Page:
1973 M & B Constr. Co. v. Mitchell, 213 Va. 755, 195 S.E.2d 873. 

Damages need not be measured with exactness and precision. When defendant is liable for some damages, quantum may be fixed when circumstances permit intelligent estimate. 

1966 Hailes v. Gonzales, 207 Va. 612, 151 S.E.2d 388. 

Plaintiff must show amount of his damages with reasonable certainty. 

1966 Phillips v. Stewart, 207 Va. 214, 148 S.E.2d 784. 

Plaintiff injured when struck in crosswalk; claimed that because he could not care for his cattle, he was forced to sell them at loss. Such loss held too remote and speculative. 

1966 Holz v. Coates Motor Co., 206 Va. 894, 147 S.E.2d 152. 

Proof of Damages must be with reasonable certainty but not absolute certainty. 

1963 Barnes v. Graham Va. Quarries, Inc., 204 Va. 414, 132 S.E.2d 395. 

Proof of Damages must be susceptible to proof with reasonable degree of certainty both in their nature and causation. No recovery can be had where it is uncertain whether plaintiff suffered any damages, unless it be established with reasonable certainty that damages sought resulted from act complained of. 

1961 Smith v. Hensley, 202 Va. 700, 119 S.E.2d 332. 

Proof of damages. Plaintiff claimed that inability to pay $4,000 mortgage note arose out of breach of warranty. Too speculative. 

1960 Gertler v. Bowling, 202 Va. 213, 116 S.E.2d 268.

Plaintiff is not required to prove with mathematical precision exact amount of loss when existence of damage is established and facts proven are such as to permit intelligent estimate. Evidence of original cost of used auto is admissible on issue of its value at time of loss.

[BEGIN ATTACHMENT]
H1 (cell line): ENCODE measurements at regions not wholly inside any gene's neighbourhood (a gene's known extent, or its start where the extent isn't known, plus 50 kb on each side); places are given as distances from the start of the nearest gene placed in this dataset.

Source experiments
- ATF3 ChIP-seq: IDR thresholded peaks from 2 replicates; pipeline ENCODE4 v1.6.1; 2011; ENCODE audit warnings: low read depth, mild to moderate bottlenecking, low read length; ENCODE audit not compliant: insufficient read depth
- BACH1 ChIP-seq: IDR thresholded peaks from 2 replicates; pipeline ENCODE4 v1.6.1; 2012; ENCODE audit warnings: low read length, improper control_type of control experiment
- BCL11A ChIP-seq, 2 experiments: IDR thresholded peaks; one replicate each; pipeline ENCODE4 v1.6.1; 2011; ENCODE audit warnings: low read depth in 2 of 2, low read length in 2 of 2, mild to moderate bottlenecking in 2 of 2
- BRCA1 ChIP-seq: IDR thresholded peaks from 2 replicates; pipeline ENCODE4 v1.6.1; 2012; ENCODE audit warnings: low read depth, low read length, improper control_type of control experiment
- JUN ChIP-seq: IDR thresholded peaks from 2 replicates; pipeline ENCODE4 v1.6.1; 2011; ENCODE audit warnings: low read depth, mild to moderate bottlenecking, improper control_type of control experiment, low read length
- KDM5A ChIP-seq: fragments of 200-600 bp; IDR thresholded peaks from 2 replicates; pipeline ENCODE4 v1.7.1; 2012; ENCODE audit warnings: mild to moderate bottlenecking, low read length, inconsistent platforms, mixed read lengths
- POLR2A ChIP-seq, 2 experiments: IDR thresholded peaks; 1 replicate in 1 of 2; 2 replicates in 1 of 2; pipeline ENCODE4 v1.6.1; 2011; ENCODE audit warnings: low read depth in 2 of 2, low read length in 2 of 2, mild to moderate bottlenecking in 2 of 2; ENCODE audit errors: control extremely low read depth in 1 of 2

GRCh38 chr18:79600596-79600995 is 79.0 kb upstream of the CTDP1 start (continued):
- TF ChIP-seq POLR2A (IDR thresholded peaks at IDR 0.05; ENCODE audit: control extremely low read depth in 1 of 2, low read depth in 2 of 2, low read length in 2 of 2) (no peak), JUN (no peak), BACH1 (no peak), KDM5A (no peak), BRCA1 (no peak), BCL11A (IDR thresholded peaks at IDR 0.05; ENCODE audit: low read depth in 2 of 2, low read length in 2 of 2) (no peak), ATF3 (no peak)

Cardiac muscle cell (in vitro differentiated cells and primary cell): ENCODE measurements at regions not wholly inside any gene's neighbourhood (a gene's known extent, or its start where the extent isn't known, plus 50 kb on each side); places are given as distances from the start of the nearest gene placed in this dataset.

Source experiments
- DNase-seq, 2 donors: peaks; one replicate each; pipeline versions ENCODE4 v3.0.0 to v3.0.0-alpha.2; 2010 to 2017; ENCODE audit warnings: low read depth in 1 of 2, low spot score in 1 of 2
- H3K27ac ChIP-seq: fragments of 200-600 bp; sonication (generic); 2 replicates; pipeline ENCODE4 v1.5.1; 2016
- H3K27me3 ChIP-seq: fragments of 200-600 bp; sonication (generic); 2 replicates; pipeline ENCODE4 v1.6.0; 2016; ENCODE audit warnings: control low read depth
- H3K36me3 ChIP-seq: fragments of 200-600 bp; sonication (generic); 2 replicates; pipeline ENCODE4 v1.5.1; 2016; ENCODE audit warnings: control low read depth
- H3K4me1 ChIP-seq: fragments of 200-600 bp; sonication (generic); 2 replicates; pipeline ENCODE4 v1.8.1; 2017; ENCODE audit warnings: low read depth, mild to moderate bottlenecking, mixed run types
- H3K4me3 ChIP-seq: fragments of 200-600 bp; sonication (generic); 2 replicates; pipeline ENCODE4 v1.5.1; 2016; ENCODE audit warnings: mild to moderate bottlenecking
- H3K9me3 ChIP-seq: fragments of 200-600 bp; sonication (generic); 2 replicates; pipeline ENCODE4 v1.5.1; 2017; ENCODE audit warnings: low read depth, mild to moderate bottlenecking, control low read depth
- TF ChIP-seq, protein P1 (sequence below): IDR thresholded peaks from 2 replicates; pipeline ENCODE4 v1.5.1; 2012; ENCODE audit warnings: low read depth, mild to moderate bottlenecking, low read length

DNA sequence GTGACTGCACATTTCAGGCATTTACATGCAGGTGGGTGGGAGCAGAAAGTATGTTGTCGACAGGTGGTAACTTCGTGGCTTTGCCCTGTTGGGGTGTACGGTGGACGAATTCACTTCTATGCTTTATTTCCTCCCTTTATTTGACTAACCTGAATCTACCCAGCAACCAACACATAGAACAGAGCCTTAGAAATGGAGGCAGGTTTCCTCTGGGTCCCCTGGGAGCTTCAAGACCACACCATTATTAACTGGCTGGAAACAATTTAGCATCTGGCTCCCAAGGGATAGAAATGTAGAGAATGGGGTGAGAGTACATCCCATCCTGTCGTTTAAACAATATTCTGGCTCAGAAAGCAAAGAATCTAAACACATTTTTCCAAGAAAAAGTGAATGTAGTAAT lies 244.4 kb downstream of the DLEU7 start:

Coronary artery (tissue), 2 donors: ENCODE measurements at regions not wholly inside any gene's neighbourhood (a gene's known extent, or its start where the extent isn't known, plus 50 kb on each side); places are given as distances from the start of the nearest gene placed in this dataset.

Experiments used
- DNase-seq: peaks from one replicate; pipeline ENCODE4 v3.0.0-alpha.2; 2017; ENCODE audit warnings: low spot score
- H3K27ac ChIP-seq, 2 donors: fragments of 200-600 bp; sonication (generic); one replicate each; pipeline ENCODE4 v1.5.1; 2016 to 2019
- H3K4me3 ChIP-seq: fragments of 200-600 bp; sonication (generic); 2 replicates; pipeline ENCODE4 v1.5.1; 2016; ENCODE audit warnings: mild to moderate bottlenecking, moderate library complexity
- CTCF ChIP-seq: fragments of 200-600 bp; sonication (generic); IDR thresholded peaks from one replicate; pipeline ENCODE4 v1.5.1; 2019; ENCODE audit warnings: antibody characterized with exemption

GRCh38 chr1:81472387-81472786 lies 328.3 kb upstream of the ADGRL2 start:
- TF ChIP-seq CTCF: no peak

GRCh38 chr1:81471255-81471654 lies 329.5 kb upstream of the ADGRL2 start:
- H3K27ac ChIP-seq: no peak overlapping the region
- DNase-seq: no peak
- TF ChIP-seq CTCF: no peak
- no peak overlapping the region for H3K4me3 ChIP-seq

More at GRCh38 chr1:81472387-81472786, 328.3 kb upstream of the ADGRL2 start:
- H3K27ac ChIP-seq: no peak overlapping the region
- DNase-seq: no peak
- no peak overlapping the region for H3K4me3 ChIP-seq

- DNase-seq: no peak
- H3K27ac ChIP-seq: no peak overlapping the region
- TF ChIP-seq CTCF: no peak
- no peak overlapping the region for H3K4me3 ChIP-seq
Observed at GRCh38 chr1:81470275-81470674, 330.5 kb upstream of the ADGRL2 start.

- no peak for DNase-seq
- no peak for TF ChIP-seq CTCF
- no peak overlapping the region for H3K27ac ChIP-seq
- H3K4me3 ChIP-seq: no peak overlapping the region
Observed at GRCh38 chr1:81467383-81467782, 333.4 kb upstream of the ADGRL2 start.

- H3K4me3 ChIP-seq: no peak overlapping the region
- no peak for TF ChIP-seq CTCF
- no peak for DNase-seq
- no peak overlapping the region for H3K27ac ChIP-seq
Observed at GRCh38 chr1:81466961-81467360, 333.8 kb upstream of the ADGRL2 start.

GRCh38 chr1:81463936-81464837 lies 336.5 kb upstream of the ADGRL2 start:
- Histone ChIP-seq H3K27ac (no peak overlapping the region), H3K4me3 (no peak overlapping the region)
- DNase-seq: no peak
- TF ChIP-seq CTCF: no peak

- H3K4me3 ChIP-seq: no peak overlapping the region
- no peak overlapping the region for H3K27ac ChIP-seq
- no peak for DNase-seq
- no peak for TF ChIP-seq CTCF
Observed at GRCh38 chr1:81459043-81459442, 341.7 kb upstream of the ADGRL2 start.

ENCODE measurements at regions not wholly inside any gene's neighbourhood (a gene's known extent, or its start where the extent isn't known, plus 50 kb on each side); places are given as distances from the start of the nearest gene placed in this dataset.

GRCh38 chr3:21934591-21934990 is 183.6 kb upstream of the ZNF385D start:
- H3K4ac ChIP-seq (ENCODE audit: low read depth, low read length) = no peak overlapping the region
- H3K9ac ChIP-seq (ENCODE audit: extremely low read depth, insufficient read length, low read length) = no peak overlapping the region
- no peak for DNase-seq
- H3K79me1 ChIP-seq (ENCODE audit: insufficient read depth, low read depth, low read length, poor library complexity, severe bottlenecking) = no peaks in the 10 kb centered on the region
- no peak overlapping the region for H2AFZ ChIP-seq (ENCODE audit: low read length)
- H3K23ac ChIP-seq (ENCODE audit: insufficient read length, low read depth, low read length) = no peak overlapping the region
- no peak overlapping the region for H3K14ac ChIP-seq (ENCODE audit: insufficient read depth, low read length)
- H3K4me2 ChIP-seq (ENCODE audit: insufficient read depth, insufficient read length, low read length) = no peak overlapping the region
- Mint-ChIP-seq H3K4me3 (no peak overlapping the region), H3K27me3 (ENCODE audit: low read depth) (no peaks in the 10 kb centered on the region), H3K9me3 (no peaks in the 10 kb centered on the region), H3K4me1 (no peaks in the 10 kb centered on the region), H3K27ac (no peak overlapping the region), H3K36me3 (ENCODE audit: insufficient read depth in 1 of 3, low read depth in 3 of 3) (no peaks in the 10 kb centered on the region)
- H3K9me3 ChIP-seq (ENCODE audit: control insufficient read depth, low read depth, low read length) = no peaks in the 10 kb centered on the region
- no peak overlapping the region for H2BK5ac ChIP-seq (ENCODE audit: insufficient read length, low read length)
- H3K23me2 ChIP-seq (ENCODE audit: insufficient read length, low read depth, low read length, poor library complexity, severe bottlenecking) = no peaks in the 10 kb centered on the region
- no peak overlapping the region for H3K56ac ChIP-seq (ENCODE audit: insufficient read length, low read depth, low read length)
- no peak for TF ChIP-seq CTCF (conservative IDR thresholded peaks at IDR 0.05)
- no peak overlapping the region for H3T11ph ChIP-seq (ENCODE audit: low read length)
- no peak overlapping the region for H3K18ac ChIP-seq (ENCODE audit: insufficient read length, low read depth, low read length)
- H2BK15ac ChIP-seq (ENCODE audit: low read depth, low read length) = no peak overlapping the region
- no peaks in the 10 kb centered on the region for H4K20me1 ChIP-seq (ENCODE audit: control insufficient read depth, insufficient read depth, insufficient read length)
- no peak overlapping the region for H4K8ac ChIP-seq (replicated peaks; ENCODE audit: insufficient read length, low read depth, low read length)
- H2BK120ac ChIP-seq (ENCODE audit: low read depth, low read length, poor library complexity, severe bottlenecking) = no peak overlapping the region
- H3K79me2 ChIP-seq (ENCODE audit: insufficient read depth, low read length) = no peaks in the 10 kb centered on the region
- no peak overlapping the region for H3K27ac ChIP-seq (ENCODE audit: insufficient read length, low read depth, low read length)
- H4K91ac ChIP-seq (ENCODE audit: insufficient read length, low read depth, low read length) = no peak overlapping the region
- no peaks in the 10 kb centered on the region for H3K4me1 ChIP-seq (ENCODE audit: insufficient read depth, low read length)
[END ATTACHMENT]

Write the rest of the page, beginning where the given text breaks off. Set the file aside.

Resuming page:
1956 Golf Club v. Briggs, 198 Va. 586, 95 S.E.2d 233. 

One whose wrongful conduct has rendered difficult ascertainment of precise damage suffered by plaintiff, is not entitled to complain that they cannot be measured with same precision as would otherwise be possible. Mere difficulty in assessment of damages is not bar to their recovery where right to them has been established. 

1956 Worrie v. Boze, 198 Va. 533, 95 S.E.2d 192. 

Proof of damages. In action involving injury to business or loss of profits, where existence of loss has been established, absolute certainty in proving its quantum not required. 

1953 Wine v. Beach, 194 Va. 601, 74 S.E.2d 149. 

Plaintiffs unelaborated testimony that her property had been damaged to extent of $1,000 was held insufficient to support plaintiff’s verdict, where court order has defined measure of damages. Fact that this testimony was not objected to means it is admissible but does not necessarily add to its probative effect. 

1952 Silvey v. Johnston, 193 Va. 677, 70 S.E.2d 280. 

Proof of damages to absolute certainty as to amount of damages is not essential when existence of loss is established and facts are such as permit intelligent estimate of damages. 

1950 E.I. DuPont DeNemours & Co. v. Universal Moulded Prods. Corp., 191 Va. 525, 62 S.E.2d 233. 

Breach of warranty action (pre-Code law). Proof of damages to absolute certainty as to amount of loss or damage is not essential when existence of loss is established and facts and circumstances proven are such as to permit intelligent and probable estimate of amount of damage. 

1943 Jefferson Std. Ins. Co. v. Hedrick, 181 Va. 824, 27 S.E.2d 198. 

One should not be allowed to escape liability simply because precise amount of damages is uncertain; however, there must be sufficient facts and circumstances to permit intelligent and probable estimate of damages.

 

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Proof Of Damages Cases Summarized By Accident Lawyer